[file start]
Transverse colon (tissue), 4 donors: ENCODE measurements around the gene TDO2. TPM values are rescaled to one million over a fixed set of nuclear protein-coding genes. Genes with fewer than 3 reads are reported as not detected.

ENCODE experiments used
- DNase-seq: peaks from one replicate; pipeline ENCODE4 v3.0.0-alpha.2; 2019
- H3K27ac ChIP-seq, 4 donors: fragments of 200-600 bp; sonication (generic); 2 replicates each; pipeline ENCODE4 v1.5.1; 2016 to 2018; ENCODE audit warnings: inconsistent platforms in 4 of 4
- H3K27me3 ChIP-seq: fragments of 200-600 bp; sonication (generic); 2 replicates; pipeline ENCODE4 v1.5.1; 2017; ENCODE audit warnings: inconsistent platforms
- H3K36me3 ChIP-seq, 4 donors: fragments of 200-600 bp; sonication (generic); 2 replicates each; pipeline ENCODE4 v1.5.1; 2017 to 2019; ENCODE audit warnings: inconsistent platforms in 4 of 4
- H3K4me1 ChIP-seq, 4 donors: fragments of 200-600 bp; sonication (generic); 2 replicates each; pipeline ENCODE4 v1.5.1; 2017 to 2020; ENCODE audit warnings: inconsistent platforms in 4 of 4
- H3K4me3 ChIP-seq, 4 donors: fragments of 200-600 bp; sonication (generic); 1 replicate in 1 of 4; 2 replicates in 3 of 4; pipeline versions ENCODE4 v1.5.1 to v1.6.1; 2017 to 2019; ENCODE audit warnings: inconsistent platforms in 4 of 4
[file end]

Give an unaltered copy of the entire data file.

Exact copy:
Transverse colon (tissue), 4 donors: ENCODE measurements around the gene TDO2. TPM values are rescaled to one million over a fixed set of nuclear protein-coding genes. Genes with fewer than 3 reads are reported as not detected.

ENCODE experiments used
- DNase-seq: peaks from one replicate; pipeline ENCODE4 v3.0.0-alpha.2; 2019
- H3K27ac ChIP-seq, 4 donors: fragments of 200-600 bp; sonication (generic); 2 replicates each; pipeline ENCODE4 v1.5.1; 2016 to 2018; ENCODE audit warnings: inconsistent platforms in 4 of 4
- H3K27me3 ChIP-seq: fragments of 200-600 bp; sonication (generic); 2 replicates; pipeline ENCODE4 v1.5.1; 2017; ENCODE audit warnings: inconsistent platforms
- H3K36me3 ChIP-seq, 4 donors: fragments of 200-600 bp; sonication (generic); 2 replicates each; pipeline ENCODE4 v1.5.1; 2017 to 2019; ENCODE audit warnings: inconsistent platforms in 4 of 4
- H3K4me1 ChIP-seq, 4 donors: fragments of 200-600 bp; sonication (generic); 2 replicates each; pipeline ENCODE4 v1.5.1; 2017 to 2020; ENCODE audit warnings: inconsistent platforms in 4 of 4
- H3K4me3 ChIP-seq, 4 donors: fragments of 200-600 bp; sonication (generic); 1 replicate in 1 of 4; 2 replicates in 3 of 4; pipeline versions ENCODE4 v1.5.1 to v1.6.1; 2017 to 2019; ENCODE audit warnings: inconsistent platforms in 4 of 4